By: Mary von Euler
President Obama says torture is not who we are. He should begin the slow process of proving that by firing John Brennan, his chief torture apologist.
Throughout history, from Henry VIII’s Star Chamber to the Spanish Inquisition, from Stalin’s show trial to Hitler’s Gestapo, it has been clear that torture is designed not to obtain the truth but to force false confessions out of its victims. Jane Mayer explains in her book, The Dark Side (Doubleday 2008), that the CIA used techniques designed by a former military psychologist who had taught our military torture techniques so they could withstand torture, if they were captured.
Philip Kennicott in The Washington Post writes that Americans think we are a benign people, an image he finds “astonishingly resilient” despite all the evidence to the contrary. Read it. From slavery to ethnic cleansing of Native Americans, from to imperial conquests to bombing Southeast Asia on a vast scale, from Abu Ghraib to this Senate report on torture of prisoners in violation of national and international standards, we seem to think moral standards don’t apply because America is exceptional. Kennicott writes, “We must have the discipline to see the extent of our national depravity.”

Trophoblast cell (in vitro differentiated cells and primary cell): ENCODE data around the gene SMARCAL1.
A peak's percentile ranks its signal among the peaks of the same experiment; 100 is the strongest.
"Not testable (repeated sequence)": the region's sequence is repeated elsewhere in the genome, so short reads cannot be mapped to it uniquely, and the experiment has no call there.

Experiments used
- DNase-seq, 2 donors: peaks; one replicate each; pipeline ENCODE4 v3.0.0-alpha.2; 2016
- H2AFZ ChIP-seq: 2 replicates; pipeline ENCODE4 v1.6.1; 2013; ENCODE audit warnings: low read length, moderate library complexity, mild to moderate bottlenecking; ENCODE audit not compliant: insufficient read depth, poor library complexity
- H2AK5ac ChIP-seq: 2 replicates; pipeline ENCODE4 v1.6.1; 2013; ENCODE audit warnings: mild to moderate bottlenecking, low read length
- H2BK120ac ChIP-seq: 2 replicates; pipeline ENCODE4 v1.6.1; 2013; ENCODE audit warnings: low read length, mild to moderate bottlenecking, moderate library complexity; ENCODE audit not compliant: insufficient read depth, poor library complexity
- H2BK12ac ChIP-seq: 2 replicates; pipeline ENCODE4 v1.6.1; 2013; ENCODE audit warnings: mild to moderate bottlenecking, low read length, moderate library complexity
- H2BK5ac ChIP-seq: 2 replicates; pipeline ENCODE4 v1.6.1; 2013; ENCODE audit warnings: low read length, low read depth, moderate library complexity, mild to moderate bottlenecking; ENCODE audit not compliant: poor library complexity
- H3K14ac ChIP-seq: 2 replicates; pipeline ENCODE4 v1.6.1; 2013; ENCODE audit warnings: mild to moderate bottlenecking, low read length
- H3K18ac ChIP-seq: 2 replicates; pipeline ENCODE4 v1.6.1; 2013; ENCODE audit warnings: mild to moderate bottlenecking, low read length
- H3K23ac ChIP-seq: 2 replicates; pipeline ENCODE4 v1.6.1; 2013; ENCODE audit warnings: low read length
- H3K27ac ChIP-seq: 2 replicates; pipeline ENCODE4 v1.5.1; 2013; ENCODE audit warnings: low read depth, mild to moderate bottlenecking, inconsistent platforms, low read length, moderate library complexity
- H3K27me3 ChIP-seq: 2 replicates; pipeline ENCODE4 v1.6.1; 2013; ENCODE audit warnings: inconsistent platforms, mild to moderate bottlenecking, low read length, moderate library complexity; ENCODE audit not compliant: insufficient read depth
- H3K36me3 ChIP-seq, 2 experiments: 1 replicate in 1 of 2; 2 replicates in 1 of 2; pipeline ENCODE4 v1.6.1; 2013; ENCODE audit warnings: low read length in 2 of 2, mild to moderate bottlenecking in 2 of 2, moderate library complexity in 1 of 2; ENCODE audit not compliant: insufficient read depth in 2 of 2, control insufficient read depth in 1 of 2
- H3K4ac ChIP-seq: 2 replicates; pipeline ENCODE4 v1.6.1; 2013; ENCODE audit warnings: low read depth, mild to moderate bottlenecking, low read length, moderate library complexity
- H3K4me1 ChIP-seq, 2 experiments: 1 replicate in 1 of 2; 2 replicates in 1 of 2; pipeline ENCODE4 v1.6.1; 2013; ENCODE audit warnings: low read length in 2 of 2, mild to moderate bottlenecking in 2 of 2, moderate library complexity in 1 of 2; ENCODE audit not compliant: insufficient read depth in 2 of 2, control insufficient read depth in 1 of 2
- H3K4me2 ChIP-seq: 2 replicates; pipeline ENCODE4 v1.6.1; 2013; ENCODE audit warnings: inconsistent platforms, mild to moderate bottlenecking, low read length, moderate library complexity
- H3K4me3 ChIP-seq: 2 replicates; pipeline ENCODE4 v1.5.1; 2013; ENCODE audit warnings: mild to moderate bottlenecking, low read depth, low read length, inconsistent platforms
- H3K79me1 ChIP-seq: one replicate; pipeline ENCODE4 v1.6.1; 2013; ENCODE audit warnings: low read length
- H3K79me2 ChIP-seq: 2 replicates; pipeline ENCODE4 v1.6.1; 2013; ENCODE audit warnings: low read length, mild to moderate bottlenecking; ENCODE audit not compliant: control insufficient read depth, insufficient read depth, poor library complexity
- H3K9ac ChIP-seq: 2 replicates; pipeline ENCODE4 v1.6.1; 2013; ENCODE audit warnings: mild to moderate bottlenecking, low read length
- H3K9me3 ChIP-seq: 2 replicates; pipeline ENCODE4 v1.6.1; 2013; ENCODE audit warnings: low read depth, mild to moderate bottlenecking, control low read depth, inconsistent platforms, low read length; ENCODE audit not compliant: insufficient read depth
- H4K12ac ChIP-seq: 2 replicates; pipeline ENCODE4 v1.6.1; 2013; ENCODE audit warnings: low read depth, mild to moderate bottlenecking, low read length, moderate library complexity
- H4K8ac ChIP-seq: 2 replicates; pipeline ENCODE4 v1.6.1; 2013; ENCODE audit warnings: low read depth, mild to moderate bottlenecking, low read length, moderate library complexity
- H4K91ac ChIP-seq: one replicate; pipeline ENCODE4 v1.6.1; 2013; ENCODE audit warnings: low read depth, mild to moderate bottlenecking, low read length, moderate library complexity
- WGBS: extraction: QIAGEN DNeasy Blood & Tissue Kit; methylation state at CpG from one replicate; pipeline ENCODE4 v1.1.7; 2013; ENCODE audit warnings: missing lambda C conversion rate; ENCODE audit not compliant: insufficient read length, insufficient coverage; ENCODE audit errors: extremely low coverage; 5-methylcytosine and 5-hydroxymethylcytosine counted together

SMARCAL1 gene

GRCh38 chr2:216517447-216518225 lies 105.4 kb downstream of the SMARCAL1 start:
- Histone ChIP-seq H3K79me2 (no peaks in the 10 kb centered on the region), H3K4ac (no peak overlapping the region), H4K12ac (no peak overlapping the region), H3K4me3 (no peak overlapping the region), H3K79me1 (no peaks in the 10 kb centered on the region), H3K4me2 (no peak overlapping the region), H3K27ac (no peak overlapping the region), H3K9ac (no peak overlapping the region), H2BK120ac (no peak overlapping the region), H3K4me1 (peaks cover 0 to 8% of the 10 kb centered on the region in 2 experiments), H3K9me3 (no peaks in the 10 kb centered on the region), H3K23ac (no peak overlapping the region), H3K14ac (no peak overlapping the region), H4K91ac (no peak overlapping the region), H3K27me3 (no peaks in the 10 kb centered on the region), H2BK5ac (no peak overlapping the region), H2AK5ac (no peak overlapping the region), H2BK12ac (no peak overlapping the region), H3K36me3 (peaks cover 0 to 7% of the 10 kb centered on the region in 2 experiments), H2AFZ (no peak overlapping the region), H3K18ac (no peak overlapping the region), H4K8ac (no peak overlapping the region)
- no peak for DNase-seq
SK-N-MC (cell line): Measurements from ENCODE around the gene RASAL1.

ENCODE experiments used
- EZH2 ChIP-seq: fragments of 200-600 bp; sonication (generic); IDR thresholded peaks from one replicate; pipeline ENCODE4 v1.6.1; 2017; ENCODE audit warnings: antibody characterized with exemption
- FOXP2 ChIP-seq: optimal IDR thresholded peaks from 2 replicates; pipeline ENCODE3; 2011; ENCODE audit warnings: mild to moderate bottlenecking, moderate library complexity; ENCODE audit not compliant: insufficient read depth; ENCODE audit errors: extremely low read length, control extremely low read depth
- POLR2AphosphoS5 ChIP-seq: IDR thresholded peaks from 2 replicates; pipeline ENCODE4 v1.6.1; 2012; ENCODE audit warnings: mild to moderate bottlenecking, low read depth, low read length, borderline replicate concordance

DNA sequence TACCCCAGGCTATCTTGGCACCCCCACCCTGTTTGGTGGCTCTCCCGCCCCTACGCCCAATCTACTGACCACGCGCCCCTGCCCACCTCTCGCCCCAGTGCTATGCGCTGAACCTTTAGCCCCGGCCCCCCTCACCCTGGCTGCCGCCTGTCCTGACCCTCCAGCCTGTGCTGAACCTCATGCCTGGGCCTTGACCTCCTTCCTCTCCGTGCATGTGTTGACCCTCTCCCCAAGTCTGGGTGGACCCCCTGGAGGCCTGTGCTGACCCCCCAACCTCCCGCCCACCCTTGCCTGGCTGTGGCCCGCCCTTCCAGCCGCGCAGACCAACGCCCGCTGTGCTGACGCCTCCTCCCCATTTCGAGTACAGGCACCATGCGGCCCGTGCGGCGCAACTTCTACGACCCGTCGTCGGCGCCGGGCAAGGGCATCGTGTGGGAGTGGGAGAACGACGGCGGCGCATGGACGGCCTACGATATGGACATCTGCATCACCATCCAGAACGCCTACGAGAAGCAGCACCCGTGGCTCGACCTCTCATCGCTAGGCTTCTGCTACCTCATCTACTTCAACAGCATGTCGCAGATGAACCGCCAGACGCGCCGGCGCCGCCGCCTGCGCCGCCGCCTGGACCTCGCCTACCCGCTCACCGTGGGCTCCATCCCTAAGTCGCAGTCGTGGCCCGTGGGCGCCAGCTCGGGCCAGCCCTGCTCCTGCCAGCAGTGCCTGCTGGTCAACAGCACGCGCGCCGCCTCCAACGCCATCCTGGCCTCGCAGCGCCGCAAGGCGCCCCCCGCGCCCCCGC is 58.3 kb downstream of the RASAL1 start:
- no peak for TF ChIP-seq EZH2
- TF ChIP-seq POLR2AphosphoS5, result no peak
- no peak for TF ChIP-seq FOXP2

Thus far President Obama has refused to punish those responsible for torture. With the publication of this report, the President can help us atone. He should begin the difficult task of restoring our moral and legal standing – and begin to earn that Nobel Peace Prize during his final years in office. He should start today by firing John Brennan and any other torture apologists in his administration.Back